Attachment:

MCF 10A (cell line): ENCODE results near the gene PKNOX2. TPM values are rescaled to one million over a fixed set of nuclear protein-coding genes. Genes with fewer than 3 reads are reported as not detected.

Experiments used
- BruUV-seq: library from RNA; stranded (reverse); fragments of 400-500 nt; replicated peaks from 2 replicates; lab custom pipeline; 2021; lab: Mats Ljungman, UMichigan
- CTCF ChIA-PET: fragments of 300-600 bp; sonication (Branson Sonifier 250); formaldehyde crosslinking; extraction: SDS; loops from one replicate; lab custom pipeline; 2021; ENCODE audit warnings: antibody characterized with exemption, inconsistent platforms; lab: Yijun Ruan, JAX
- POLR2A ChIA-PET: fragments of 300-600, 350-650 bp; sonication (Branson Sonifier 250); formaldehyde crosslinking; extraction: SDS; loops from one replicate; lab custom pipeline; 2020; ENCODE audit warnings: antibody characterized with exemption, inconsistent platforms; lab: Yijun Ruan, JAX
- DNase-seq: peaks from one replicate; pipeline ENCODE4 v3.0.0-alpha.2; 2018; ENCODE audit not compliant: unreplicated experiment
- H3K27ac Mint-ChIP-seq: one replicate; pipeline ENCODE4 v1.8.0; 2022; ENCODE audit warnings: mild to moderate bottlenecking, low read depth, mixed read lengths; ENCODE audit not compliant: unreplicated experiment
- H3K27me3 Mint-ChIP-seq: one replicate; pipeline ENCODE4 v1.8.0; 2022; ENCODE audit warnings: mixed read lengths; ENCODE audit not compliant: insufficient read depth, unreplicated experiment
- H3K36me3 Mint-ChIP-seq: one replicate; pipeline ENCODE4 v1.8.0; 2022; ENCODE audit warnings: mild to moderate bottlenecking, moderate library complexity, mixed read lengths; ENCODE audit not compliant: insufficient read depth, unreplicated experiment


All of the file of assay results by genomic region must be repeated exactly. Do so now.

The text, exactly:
MCF 10A (cell line): ENCODE results near the gene PKNOX2. TPM values are rescaled to one million over a fixed set of nuclear protein-coding genes. Genes with fewer than 3 reads are reported as not detected.

Experiments used
- BruUV-seq: library from RNA; stranded (reverse); fragments of 400-500 nt; replicated peaks from 2 replicates; lab custom pipeline; 2021; lab: Mats Ljungman, UMichigan
- CTCF ChIA-PET: fragments of 300-600 bp; sonication (Branson Sonifier 250); formaldehyde crosslinking; extraction: SDS; loops from one replicate; lab custom pipeline; 2021; ENCODE audit warnings: antibody characterized with exemption, inconsistent platforms; lab: Yijun Ruan, JAX
- POLR2A ChIA-PET: fragments of 300-600, 350-650 bp; sonication (Branson Sonifier 250); formaldehyde crosslinking; extraction: SDS; loops from one replicate; lab custom pipeline; 2020; ENCODE audit warnings: antibody characterized with exemption, inconsistent platforms; lab: Yijun Ruan, JAX
- DNase-seq: peaks from one replicate; pipeline ENCODE4 v3.0.0-alpha.2; 2018; ENCODE audit not compliant: unreplicated experiment
- H3K27ac Mint-ChIP-seq: one replicate; pipeline ENCODE4 v1.8.0; 2022; ENCODE audit warnings: mild to moderate bottlenecking, low read depth, mixed read lengths; ENCODE audit not compliant: unreplicated experiment
- H3K27me3 Mint-ChIP-seq: one replicate; pipeline ENCODE4 v1.8.0; 2022; ENCODE audit warnings: mixed read lengths; ENCODE audit not compliant: insufficient read depth, unreplicated experiment
- H3K36me3 Mint-ChIP-seq: one replicate; pipeline ENCODE4 v1.8.0; 2022; ENCODE audit warnings: mild to moderate bottlenecking, moderate library complexity, mixed read lengths; ENCODE audit not compliant: insufficient read depth, unreplicated experiment